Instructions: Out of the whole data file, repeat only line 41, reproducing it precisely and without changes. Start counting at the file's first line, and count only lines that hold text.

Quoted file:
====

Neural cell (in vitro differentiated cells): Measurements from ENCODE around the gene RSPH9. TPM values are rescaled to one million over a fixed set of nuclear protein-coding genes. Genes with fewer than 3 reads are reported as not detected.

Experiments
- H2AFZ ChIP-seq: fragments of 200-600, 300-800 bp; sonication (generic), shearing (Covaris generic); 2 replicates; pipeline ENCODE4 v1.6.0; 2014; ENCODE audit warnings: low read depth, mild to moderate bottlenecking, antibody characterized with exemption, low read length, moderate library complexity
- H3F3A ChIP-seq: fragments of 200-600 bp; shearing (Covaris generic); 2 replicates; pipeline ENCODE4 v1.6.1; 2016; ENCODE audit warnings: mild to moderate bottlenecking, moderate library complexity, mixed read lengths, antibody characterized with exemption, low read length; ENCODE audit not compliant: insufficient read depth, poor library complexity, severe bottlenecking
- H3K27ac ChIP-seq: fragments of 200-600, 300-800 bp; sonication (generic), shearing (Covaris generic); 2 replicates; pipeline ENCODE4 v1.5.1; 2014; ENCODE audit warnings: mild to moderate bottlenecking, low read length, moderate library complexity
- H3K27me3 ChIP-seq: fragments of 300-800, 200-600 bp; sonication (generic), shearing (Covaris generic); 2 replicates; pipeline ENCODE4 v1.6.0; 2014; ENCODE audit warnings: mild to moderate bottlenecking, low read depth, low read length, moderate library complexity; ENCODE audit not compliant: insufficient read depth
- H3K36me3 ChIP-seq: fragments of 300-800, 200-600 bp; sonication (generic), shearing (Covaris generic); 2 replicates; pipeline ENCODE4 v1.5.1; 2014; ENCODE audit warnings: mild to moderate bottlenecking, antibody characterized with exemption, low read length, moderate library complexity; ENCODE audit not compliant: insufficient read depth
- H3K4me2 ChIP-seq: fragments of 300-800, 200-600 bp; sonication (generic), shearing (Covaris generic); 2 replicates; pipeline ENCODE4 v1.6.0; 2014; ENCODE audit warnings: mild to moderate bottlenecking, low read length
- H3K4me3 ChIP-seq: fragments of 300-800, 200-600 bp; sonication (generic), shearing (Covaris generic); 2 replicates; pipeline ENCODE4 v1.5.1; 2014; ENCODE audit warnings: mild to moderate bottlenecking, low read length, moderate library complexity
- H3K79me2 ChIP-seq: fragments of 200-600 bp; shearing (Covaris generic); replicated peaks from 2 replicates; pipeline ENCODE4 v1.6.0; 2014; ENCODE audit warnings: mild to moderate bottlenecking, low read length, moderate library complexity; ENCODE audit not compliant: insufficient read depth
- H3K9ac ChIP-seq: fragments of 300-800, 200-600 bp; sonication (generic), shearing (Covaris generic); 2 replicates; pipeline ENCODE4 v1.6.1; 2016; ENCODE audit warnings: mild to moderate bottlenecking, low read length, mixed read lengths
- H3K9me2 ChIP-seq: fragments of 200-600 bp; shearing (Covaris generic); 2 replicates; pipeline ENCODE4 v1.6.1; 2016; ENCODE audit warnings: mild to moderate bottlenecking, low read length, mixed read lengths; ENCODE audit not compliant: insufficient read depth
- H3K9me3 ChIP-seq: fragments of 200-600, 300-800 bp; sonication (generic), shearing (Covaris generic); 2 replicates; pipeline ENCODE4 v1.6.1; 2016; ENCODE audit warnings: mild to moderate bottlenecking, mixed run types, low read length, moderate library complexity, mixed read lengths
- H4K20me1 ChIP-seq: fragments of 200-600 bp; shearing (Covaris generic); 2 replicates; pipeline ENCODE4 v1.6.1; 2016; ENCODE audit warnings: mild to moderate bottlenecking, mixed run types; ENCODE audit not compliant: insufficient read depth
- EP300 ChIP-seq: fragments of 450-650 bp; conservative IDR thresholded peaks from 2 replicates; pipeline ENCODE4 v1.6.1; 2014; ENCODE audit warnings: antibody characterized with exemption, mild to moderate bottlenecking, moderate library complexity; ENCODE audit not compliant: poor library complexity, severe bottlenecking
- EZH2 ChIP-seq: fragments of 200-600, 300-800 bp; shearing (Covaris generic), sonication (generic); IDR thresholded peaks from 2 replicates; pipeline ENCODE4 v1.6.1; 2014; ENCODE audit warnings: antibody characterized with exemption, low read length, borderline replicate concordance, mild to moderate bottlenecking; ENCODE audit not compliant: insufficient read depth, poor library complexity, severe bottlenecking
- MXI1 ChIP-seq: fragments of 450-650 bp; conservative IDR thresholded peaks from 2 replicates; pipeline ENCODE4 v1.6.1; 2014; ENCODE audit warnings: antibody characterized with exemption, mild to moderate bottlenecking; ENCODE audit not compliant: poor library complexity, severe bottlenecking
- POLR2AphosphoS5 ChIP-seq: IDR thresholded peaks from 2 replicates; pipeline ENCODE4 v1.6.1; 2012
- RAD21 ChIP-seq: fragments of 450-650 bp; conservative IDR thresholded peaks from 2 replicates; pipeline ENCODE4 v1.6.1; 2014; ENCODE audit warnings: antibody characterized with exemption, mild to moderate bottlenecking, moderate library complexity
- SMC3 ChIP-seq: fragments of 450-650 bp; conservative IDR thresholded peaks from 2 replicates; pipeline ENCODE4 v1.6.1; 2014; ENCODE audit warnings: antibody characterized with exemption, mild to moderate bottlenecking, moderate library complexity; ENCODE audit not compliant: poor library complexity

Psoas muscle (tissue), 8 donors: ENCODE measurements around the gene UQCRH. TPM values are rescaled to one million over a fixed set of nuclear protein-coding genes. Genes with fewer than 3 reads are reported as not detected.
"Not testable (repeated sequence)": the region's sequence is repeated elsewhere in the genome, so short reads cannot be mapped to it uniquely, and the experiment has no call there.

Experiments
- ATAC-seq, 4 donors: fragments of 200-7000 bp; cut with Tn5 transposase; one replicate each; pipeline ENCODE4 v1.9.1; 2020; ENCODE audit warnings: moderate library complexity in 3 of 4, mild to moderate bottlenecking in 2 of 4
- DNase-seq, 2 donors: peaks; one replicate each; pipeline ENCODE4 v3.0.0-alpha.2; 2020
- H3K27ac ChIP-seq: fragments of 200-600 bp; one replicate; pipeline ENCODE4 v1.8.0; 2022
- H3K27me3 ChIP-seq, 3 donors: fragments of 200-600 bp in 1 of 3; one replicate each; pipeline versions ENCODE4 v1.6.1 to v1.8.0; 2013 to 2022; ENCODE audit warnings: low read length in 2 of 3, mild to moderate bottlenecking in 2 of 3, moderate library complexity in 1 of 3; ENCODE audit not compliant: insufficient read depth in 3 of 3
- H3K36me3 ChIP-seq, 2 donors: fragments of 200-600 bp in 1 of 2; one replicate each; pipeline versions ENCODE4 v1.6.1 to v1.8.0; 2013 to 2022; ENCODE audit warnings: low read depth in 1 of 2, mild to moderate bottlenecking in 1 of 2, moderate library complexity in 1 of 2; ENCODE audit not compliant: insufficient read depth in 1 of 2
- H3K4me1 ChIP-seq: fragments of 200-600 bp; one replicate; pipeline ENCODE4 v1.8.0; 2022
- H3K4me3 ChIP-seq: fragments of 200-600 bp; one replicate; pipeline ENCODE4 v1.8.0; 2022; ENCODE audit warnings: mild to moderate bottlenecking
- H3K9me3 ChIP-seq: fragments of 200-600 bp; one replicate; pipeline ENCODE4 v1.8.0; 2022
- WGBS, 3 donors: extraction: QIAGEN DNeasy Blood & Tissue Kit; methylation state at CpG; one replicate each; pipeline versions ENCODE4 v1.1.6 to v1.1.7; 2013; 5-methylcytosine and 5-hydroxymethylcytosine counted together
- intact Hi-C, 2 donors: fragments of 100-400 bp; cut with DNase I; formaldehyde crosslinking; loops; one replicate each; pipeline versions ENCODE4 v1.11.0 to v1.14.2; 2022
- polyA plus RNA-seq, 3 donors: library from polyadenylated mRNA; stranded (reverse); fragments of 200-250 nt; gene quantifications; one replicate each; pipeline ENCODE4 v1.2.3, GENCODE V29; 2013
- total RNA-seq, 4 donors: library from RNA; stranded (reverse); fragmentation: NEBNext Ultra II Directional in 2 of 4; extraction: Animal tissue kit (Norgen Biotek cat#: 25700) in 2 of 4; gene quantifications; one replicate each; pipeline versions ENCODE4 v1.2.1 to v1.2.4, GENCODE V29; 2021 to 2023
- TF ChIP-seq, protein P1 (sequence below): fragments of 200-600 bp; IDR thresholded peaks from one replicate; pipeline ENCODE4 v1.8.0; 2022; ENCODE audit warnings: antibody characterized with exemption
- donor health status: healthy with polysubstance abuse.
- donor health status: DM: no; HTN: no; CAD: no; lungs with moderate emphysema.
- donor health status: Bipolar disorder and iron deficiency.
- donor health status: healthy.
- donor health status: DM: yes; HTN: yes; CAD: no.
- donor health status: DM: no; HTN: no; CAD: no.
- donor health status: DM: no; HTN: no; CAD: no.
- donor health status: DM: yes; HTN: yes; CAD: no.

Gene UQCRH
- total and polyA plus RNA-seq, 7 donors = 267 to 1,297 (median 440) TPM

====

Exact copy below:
- donor health status: DM: yes; HTN: yes; CAD: no.